For each of the three HIV related drugs, its interactive chemicals in STITCH can be found. After collecting these chemicals and combining with the three drugs, we obtained 280 chemicals (Additional File S3). For each of 26 proteins, we can count the number of the interactive chemicals among these 280 chemicals. Figure 1 shows the number of interactive chemicals among 280 chemicals. From Fig. 1, we can see that the number of chemicals related to ENSP00000011653 (CD4) is the largest, followed by that of ENSP00000292303 (CCR5). The chemicals related to each of the 26 proteins were ranked according to their interaction score (see Additional File S4).

Figure 1. The number of interactive chemicals among 280 chemicals for each of the 26 core proteins.

Chemicals Targeting Interaction between HIV and Human Co-receptors

CCR5, a membrane protein, is an important target of anti-HIV therapy as it is one of the major co-receptors for HIV-1infection. There are seven trans-membrane helix structures in CCR5, which formed a “pocket” structure (Fig. 2) [53]. In this “pocket”, aromatic amino acid residuals, hydrophobic amino acid residuals, polar amino acid residuals and hydrophilicity amino acid residuals could bind with chemicals by π-π stacking interaction, hydrophobic interaction, hydrogen bonding interaction and salt-bridge interaction [54], [55], [56], [57].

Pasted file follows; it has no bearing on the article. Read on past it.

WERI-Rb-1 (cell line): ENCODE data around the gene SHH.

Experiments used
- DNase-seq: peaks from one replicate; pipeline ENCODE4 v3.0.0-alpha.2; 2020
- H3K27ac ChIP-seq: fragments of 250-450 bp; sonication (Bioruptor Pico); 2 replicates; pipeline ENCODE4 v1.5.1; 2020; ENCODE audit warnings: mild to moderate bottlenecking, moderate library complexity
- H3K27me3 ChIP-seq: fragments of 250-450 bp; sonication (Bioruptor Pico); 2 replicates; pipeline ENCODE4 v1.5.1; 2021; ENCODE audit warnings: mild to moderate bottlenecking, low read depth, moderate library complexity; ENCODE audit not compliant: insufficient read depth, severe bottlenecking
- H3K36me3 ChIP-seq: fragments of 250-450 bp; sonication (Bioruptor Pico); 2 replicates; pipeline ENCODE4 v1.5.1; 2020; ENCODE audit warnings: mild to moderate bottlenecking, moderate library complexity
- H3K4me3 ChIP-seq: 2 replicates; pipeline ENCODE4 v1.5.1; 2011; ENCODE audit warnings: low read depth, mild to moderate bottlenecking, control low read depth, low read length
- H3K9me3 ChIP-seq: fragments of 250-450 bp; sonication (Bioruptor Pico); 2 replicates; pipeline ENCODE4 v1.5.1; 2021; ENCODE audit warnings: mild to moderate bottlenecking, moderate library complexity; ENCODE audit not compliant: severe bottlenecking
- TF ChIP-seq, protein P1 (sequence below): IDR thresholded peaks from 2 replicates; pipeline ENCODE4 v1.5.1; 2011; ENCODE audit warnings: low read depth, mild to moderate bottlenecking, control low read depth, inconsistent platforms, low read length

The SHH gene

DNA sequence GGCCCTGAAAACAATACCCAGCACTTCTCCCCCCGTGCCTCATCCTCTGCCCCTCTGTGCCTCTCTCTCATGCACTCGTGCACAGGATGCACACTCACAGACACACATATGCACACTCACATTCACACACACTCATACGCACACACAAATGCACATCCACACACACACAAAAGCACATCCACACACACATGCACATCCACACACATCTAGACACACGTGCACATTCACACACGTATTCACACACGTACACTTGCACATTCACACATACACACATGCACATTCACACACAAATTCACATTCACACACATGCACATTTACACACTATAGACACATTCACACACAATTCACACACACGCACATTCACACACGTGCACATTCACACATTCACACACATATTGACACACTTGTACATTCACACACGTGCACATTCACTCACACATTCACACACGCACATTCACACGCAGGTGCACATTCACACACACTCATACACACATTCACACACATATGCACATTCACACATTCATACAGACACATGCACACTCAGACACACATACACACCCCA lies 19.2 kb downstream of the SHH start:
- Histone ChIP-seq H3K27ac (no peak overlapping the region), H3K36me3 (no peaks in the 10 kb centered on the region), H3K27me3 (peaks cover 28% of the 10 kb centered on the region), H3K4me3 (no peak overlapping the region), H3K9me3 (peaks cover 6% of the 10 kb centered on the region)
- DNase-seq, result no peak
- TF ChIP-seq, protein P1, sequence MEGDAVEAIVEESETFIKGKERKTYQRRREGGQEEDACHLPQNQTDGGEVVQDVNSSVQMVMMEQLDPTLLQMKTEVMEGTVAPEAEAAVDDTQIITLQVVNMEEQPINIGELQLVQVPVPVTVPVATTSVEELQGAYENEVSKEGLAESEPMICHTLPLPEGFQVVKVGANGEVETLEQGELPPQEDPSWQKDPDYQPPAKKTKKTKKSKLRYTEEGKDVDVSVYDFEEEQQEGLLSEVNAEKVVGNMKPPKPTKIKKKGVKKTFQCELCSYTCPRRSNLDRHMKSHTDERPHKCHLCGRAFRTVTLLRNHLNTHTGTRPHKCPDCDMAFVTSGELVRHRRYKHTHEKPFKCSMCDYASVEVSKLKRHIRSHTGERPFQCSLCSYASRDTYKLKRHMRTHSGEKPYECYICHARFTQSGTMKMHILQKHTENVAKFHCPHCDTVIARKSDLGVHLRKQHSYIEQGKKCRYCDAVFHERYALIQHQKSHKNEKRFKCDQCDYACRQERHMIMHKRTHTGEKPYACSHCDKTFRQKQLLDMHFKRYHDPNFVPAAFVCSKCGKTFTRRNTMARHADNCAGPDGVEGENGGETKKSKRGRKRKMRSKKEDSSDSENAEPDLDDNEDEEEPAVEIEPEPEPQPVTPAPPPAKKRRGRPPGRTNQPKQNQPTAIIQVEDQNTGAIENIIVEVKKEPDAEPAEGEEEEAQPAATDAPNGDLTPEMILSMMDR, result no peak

Figure 2. Three-dimensional structure of CCR5 based on PDB structure 1ND8 drawn with software Pymol.

CCR5 is in green.

For ENSP00000292303 (CCR5), it can be found that some chemicals with interaction score higher than 900 are very similar in sub-structure (Fig. 3). Among these chemicals, CID100483407 (maraviroc) (Table 2) is a known anti-HIV drug which could bind with CCR5. As for chemicals CID105479787 (SCH 351125), CID100183789 (TAK-779), CID103009355 (vicriviroc), CID105275741 (TAK-652), CID100464036 (AD101), they are very similar to CID100483407 (maraviroc) in sub-structure. We speculated these chemicals may also have the same target CCR5.

Figure 3. Structures of 6 chemicals whose interaction scores with ENSP00000292303 (CCR5) are greater than 900.

The figure was generated using ChemAxon. The 6 chemicals are CID100483407 (maraviroc), CID105479787 (SCH 351125), CID100183789 (TAK-779), CID103009355 (vicriviroc), CID105275741 (TAK-652) and CID100464036 (AD101), which can also be found in PubChem with the IDs 483407, 5479787, 183789, 3009355, 5275741, and 464036, respectively.